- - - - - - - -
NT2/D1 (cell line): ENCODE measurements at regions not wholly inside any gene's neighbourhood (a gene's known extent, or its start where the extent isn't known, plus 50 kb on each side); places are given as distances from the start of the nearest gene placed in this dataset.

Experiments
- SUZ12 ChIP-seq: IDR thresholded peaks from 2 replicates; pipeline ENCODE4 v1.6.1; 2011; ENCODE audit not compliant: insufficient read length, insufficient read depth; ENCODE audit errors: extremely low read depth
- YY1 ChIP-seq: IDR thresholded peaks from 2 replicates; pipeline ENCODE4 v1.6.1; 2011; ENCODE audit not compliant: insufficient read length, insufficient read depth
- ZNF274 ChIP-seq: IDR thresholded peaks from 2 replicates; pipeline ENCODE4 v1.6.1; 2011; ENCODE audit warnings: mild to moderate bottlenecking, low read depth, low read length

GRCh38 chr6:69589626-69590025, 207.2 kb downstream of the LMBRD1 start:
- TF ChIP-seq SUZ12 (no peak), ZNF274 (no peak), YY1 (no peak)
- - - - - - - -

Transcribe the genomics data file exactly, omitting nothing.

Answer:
NT2/D1 (cell line): ENCODE measurements at regions not wholly inside any gene's neighbourhood (a gene's known extent, or its start where the extent isn't known, plus 50 kb on each side); places are given as distances from the start of the nearest gene placed in this dataset.

Experiments
- SUZ12 ChIP-seq: IDR thresholded peaks from 2 replicates; pipeline ENCODE4 v1.6.1; 2011; ENCODE audit not compliant: insufficient read length, insufficient read depth; ENCODE audit errors: extremely low read depth
- YY1 ChIP-seq: IDR thresholded peaks from 2 replicates; pipeline ENCODE4 v1.6.1; 2011; ENCODE audit not compliant: insufficient read length, insufficient read depth
- ZNF274 ChIP-seq: IDR thresholded peaks from 2 replicates; pipeline ENCODE4 v1.6.1; 2011; ENCODE audit warnings: mild to moderate bottlenecking, low read depth, low read length

GRCh38 chr6:69589626-69590025, 207.2 kb downstream of the LMBRD1 start:
- TF ChIP-seq SUZ12 (no peak), ZNF274 (no peak), YY1 (no peak)